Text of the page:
Your Health

The Lowdown on Leather: the Good, the Bad, and the Surprising Alternative Leather Options

A breakdown of the most sustainable and non-toxic leather products out there

Stop, drop, and shop! Here’s to the newest fashion trend, where the only thing hotter than rocking your style, is rocking it sustainably. So, let’s talk about leather. Who here loves it? Can I get a hand raise? Maybe it’s your everyday bag or your “makes-everything-look-better” moto jacket, or maybe you just want to make 2019 your year to rock leather! Don’t worry, we’ve got the health scoop on it all, from real leather to vegan leather, and even ones made of food (no, we’re not joking). Keeping reading – you won’t be disappointed, we promise!

Here’s the scoop on pleather (a.k.a. Plastic leather)

Yes, really, this is actually leather made of plastic, otherwise known as vegan leather and pretty much explains what this product is in a nutshell. What’s it made of, you ask? The more modern and slightly less bad plastic that is often used to make vegan leather is polyurethane (PU). While it’s slightly better than Polyvinyl chloride (PVC), which used to be the standard, it still releases hazardous toxins during manufacturing and the oil-based polymers it’s made of requires fossil fuels to produce (1). Fossil fuels, to put it bluntly, are a major driver of climate change and climate change happens to have some pretty negative health effects on humans (12). Climate change can make wildfires worse, keep you sneezing from allergies, and increase the number of bugs biting you! PU is pretty stinky if you ask us!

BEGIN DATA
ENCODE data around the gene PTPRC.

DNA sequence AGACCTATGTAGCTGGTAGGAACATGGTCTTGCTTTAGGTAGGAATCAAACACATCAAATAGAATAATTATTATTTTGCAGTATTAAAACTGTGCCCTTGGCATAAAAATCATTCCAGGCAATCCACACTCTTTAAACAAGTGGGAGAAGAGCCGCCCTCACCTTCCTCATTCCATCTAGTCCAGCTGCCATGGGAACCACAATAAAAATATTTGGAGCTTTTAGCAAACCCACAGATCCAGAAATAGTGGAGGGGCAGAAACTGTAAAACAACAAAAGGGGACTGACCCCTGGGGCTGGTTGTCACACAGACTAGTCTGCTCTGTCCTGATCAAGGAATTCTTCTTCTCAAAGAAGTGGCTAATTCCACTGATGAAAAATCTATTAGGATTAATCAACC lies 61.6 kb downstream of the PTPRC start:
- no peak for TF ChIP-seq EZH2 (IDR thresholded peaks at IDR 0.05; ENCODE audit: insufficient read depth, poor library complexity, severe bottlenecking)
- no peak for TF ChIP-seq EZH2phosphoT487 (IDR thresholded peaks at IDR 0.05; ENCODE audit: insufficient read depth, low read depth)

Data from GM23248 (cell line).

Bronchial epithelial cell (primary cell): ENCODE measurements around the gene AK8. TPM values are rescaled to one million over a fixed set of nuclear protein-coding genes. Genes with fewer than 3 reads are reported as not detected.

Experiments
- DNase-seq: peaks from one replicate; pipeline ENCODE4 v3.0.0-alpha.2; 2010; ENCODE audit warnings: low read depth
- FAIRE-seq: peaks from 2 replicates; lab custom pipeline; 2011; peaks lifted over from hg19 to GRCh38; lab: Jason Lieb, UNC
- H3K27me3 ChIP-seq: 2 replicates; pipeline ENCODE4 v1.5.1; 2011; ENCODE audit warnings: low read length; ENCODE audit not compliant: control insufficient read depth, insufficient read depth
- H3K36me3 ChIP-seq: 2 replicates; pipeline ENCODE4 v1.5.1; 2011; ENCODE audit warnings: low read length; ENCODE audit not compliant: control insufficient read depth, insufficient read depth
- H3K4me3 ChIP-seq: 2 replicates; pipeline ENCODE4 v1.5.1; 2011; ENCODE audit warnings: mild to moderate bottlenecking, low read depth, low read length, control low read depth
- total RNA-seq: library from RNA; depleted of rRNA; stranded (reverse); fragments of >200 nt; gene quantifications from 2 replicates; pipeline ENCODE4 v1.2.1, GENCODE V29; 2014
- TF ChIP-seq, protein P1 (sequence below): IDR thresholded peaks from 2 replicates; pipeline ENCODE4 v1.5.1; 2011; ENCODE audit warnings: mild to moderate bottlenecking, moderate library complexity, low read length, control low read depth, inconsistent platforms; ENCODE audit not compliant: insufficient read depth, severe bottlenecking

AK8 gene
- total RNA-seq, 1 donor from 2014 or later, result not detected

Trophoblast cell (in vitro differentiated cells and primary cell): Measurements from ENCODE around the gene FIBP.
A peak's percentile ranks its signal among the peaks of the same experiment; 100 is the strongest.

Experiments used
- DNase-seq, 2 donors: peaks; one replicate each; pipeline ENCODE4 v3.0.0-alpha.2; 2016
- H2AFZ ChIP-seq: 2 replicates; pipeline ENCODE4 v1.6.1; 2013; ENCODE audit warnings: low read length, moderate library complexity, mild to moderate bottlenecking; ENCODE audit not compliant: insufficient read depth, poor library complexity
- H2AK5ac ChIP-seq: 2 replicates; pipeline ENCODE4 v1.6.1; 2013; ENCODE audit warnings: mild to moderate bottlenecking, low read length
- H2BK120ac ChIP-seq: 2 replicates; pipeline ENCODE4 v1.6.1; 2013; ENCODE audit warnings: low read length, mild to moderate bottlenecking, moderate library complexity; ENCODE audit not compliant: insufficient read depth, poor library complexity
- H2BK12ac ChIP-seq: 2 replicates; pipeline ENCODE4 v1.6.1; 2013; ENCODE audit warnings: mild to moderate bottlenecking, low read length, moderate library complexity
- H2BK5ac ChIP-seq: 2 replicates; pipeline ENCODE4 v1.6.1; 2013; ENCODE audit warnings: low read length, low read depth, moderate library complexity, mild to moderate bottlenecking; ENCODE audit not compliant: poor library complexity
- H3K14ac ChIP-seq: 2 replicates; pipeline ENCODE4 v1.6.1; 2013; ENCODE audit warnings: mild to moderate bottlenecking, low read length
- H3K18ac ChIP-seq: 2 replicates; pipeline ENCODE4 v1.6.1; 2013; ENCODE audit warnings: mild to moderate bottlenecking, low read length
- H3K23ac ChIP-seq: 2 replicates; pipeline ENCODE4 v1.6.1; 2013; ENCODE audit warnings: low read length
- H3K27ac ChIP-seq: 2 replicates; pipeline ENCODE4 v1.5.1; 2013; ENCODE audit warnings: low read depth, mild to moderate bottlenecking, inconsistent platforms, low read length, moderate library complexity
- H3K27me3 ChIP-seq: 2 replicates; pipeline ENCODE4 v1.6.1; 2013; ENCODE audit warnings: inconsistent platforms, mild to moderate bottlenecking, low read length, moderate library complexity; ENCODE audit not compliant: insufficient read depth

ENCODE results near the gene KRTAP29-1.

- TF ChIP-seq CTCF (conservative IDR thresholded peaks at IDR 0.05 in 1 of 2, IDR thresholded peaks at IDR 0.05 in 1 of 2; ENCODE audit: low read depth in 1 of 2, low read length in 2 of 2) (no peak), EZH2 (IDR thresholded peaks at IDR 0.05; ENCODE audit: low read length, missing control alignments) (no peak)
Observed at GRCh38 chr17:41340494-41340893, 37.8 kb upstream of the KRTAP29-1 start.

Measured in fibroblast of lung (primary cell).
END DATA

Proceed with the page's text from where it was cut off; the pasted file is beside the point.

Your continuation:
Before manufacturers figured out how to use PU to make leather, PVC was the go-to. You may remember something about PVC from our Simple Swap: shower curtain series. Well, it’s still a problem here, too. PVC isn’t used as much as it was in the 1960’s and 70’s, but it can still be found in the composition of some vegan leather. The issue is that PVC releases dioxins, which are potentially dangerous in confined spaces and especially dangerous if heated. It also uses plasticizers such as phthalates to make it flexible. Depending on the type of phthalate used, they can really mess with your health (1)! You’re probably thinking that if PVC releases chemicals into the environment, it can’t be great sustainability-wise, and you’re right! PVC is pretty much the worst plastic for the environment (11).

In terms of safety, the manufacture of synthetic leather isn’t great for the environment or humans because of the plastics used to make them. The synthetics used in vegan leathers don’t fully biodegrade, although they can be broken down to a degree. But, as they break down, they can also release toxic particles and phthalates, which can affect the health of animals and the environment. That’s pretty much the exact opposite of what you’re intending to do if you’re buying pleather to be environmentally friendly (1)!

Okay, so pleather is pretty bad, what about leather?